How to make sure your vote still counts, despite new Florida elections bill


In this Sept. 8, 2020 photo, voting booths are kept socially distant at the Chesterfield, N.H. polling site. A majority of President Donald Trump’s supporters plan to cast their ballot on Election Day, while about half of Joe Biden’s backers plan to vote by mail. That’s according to a new poll from The Associated Press-NORC Center for Public Affairs Research that finds 54% of voters say they will vote before polls open on Nov. 3. (Kristopher Radder/The Brattleboro Reformer via AP)

TAMPA, Fla. (WFLA) – One signature now stands between you and a handful of new restrictions on voting.  

The Florida legislature has approved a broad elections bill, which Governor Ron DeSantis is expected to sign into law.  

The impact will be significant, according to elections officials.

8 On Your Side is laying out the top three biggest changes so you’re not caught off guard and your vote still counts.

Florida ran a smooth election in 2020, arguably one of the best in the country, but Republicans say they want to make our elections even more secure.

On Thursday, the GOP-controlled legislature approved a bill that adds new restrictions to how you cast a ballot.

State Rep. Blaise Ingoglia of Hernando County, along with State Senator Dennis Baxley are the bill’s sponsors.

Democrats have argued the purpose of this bill is to make it tougher for some people to vote.  

Craig Latimer supervises elections in Hillsborough County and heads the association representing Florida’s 67 elections officials.

“It’s going to cause double work on our staff,” said Latimer.

“In your view, are these changes necessary?” asked investigator Mahsa Saeidi.

These changes were not necessary,” said Latimer. “This was a solution looking for a problem.”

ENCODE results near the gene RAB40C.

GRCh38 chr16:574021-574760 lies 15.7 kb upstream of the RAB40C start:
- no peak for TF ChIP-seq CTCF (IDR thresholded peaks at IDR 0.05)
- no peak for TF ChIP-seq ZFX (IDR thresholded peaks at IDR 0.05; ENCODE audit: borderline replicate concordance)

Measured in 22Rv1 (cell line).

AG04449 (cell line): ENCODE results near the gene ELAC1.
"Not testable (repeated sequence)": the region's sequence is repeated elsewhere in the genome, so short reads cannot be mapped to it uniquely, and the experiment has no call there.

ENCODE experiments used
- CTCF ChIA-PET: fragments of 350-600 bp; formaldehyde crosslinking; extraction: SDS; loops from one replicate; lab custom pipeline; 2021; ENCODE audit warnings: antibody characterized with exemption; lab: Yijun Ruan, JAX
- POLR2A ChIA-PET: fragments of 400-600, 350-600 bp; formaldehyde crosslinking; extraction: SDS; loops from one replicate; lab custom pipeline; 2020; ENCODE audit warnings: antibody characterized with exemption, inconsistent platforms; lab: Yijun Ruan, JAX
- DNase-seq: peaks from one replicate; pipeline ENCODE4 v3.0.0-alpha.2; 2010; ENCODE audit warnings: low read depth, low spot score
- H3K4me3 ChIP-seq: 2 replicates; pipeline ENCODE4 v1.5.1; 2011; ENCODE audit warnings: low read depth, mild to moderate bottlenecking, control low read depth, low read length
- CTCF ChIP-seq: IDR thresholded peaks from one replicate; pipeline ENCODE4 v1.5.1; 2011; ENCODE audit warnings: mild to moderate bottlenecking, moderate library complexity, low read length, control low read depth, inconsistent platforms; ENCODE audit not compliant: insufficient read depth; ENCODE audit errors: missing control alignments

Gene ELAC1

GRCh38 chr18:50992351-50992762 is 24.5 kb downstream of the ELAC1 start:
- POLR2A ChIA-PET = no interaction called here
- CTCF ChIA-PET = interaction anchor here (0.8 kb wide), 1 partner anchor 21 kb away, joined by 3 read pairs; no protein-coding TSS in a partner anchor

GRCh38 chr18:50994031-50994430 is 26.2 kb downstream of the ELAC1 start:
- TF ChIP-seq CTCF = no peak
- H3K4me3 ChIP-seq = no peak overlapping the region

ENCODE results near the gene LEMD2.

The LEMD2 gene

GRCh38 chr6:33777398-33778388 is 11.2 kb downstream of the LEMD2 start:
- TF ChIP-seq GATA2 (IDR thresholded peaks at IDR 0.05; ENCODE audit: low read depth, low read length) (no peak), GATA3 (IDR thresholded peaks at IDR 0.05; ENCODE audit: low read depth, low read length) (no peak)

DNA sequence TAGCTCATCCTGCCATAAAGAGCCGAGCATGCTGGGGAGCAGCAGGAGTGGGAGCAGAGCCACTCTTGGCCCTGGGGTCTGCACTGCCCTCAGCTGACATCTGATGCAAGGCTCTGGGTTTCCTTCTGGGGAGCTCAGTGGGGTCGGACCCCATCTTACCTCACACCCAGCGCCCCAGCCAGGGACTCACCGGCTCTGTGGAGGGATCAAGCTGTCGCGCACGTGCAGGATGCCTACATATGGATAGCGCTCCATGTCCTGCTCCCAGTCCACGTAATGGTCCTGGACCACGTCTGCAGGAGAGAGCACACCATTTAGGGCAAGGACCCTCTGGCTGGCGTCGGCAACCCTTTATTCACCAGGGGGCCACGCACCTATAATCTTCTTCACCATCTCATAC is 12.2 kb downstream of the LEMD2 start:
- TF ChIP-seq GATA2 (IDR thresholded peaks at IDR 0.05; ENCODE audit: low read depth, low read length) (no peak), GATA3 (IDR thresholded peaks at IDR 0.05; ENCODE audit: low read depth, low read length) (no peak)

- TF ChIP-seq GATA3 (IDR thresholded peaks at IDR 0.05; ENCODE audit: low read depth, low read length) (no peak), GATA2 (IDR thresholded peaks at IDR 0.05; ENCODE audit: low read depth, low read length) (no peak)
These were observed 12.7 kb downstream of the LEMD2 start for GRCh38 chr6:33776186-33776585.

Here’s what you need to know about the new rules.

First, you’ll have to request to vote-by-mail more often.  Before it was every four years, now, it will be every two years.

You’ll need to make a new request to vote-by-mail for each election.

“If they haven’t signed up for the ’22 election, they need to do that now,” said Latimer.

The new law will also limit the use of drop boxes.

You’ll no longer be able to drop off your ballot after hours at early voting sites.

You may be able to do late drop-offs at supervisor’s offices under one condition.

“If you have a 24-hour drop box, it has to be staffed the entire 24 hours,” said Latimer. “It’s another.. cost that you’re going to have to pay.”

Finally, the new law limits who can collect and drop off ballots.

For each election, you can only drop off ballots for immediate family members and two others.

Latimer said this will likely impact the elderly.

“If you got a caregiver that’s taking care of people, that’s it, they can only have two ballots other than their own,” said Latimer.

We contacted the bill’s sponsors explaining how elections officials believe this unnecessary, expensive and restrictive.

State Rep. Ingoglia and State Senator Baxley did not get back to us. 

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